R – R 750 – 1000ms

P wave 80 – 100ms

P – R interval 120 – 200ms

QRS complex ~120ms

Normal sinus rhythm occurs when the ECG is similar to that shown above, with a rate of 60 – 100 beats per minute.

Bradycardia is defined as a heart rate of less than 60 beats per minute.

Tachycardia is defined as a heart rate of faster than 100 beats per minute.

Heart Sounds

If a stethoscope is placed over the anterior wall of the chest, over the heart, a pattern of two main sounds will be heard, often referred to as ‘lubb-dupp’:

Lubb. This corresponds to ventricular contraction and the closure of the mitral and tricuspid valves.

Dupp. This corresponds to the closure of the aortic and pulmonary valves and the end of systole.

Disease and Injury


Anaemia occurs when the level of haemoglobin in the blood is reduced. This, in turn, reduces the blood’s ability to carry Oxygen, and leads to excessive fatigue, breathlessness – especially on exertion, and pallor. It also increases susceptibility to infection.Causes of anaemia include heavy blood loss, a lack of dietary Iron, reduced production of erythrocytes, and excessive destruction of erythrocytes by poisons, parasites, or other disease.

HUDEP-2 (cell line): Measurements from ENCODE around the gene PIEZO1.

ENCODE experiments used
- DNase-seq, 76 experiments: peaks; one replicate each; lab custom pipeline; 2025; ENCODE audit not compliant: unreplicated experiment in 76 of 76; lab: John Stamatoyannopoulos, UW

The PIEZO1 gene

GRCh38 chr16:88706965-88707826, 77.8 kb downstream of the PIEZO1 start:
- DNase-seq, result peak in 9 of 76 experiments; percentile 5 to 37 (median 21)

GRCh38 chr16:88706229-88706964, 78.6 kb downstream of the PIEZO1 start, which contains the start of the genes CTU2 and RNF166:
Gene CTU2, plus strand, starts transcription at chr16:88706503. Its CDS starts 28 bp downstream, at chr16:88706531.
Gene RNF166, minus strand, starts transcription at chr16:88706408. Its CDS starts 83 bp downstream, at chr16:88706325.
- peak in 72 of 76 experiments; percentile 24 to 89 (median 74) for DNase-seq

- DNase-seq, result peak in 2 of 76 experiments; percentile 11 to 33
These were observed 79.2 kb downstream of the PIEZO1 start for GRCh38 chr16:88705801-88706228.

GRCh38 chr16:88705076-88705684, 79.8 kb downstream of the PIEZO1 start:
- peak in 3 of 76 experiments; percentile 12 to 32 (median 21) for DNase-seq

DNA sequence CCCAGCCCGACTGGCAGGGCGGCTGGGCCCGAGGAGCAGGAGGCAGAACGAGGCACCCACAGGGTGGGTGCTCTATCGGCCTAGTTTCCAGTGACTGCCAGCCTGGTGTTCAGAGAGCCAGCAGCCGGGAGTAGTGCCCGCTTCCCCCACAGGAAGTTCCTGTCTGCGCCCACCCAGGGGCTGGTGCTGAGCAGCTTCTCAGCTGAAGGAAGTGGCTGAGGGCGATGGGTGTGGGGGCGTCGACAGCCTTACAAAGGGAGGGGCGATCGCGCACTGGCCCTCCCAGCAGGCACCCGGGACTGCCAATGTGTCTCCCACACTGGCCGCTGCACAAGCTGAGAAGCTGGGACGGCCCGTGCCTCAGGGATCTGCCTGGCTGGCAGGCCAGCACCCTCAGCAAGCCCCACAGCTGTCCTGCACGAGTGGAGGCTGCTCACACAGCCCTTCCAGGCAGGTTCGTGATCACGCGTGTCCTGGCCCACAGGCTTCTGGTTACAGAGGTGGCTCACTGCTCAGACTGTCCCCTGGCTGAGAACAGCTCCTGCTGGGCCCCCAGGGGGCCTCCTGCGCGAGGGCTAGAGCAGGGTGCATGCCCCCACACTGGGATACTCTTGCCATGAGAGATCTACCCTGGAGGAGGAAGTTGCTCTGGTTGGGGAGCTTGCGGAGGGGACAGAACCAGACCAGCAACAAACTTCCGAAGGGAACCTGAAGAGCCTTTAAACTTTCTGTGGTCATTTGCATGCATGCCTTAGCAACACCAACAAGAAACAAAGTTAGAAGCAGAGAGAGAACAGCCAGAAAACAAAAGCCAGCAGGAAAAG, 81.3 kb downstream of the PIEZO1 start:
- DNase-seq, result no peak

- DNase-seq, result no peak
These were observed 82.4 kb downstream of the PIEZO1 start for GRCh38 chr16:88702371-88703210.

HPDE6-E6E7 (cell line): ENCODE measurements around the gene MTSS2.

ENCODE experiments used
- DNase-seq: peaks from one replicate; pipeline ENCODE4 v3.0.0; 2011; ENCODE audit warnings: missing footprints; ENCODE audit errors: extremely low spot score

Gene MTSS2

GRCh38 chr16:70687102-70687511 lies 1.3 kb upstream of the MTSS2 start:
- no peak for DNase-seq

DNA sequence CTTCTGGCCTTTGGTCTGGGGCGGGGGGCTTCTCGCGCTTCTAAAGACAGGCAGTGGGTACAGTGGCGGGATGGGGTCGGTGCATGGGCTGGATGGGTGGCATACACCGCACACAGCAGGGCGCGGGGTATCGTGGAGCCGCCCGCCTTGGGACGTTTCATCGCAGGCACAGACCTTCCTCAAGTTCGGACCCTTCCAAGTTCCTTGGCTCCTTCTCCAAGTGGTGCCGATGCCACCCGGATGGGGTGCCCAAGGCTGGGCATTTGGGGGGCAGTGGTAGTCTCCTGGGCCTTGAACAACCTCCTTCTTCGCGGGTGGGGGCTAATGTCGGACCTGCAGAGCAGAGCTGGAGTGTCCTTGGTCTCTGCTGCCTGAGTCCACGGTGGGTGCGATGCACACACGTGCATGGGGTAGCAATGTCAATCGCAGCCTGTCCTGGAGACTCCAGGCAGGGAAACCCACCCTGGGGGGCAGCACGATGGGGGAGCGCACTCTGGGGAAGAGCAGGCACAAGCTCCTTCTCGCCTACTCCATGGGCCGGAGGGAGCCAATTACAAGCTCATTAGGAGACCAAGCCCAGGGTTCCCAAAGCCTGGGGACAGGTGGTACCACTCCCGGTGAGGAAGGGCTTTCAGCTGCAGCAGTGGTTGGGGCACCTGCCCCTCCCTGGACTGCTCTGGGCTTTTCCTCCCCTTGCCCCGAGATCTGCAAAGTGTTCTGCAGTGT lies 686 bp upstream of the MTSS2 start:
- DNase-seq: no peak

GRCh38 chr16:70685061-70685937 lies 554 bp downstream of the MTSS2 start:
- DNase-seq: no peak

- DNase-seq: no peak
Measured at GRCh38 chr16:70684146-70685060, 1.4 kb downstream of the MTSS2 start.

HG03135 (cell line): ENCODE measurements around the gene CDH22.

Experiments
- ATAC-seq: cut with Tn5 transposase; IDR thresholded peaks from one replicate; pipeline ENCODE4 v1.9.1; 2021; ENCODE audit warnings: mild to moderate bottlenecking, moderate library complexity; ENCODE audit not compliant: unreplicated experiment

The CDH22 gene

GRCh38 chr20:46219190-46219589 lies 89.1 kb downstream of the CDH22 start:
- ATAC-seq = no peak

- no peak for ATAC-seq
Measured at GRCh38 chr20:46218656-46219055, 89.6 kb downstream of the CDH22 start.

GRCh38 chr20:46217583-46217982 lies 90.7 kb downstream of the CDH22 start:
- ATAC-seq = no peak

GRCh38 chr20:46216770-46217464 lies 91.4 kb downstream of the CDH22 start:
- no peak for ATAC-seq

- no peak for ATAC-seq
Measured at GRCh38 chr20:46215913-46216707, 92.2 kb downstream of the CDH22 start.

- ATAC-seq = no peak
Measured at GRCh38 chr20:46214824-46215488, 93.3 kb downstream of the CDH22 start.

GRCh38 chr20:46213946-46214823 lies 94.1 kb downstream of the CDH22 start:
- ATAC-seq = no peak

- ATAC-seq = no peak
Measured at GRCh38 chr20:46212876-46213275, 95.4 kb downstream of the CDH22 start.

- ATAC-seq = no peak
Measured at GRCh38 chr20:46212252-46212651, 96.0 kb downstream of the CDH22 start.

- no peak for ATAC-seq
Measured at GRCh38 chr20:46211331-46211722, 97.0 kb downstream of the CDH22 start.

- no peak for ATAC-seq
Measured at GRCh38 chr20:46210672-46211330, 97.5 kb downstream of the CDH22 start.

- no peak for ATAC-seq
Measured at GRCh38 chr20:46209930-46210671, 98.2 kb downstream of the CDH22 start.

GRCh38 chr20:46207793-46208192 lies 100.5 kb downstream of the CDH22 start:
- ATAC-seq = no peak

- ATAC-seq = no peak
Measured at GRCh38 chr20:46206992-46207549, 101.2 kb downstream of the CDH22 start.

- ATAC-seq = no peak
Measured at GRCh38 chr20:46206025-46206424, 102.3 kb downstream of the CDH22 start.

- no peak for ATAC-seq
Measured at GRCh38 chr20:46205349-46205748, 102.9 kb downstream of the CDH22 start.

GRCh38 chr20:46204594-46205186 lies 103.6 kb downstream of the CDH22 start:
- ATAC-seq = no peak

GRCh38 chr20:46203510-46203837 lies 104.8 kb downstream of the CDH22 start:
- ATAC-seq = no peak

An aneurysm is a pronounced and balloon-like dilation in the wall of a blood vessel. The larger blood vessels, including the aorta, are most commonly affected.Muscle cells in the tunica media stretch and weaken. This may occur as a result of atherosclerosis, or may be caused by infection, or congenital defect.Aneurysms are often asymptomatic until the later stages of their development, when the risk of rupture is heightened. A ruptured aneurysm in the aorta, or in a blood vessel in the brain, is likely to prove fatal.


Damage or disturbances to the heart’s electrical conducting system or to the myocardium may lead to abnormal heat beat rhythms.


Asystole is a condition where there is no significant electrical or muscular activity within the heart.The ECG shows an almost straight line, although occasional low amplitude P waves or other deflections may be observable.

ecg_asystoleHeart blockHeart block occurs when there is a blockage in the conduction of impulses from the sinuatrial node. This may occur either through damage from heart disease, or may result from a congenital condition, The severity of heart block varies:

First degree heart block. Conduction to the ventricles is simply delayed following atrial contraction.

Second degree heart block. Not all impulses are conducted to the ventricles, leading to an irregular heart beat.

Third degree heart block. Conduction to the ventricles is completely blocked. The ventricles then contract at their own intrinsic rate of around 20 – 40 beats per minute.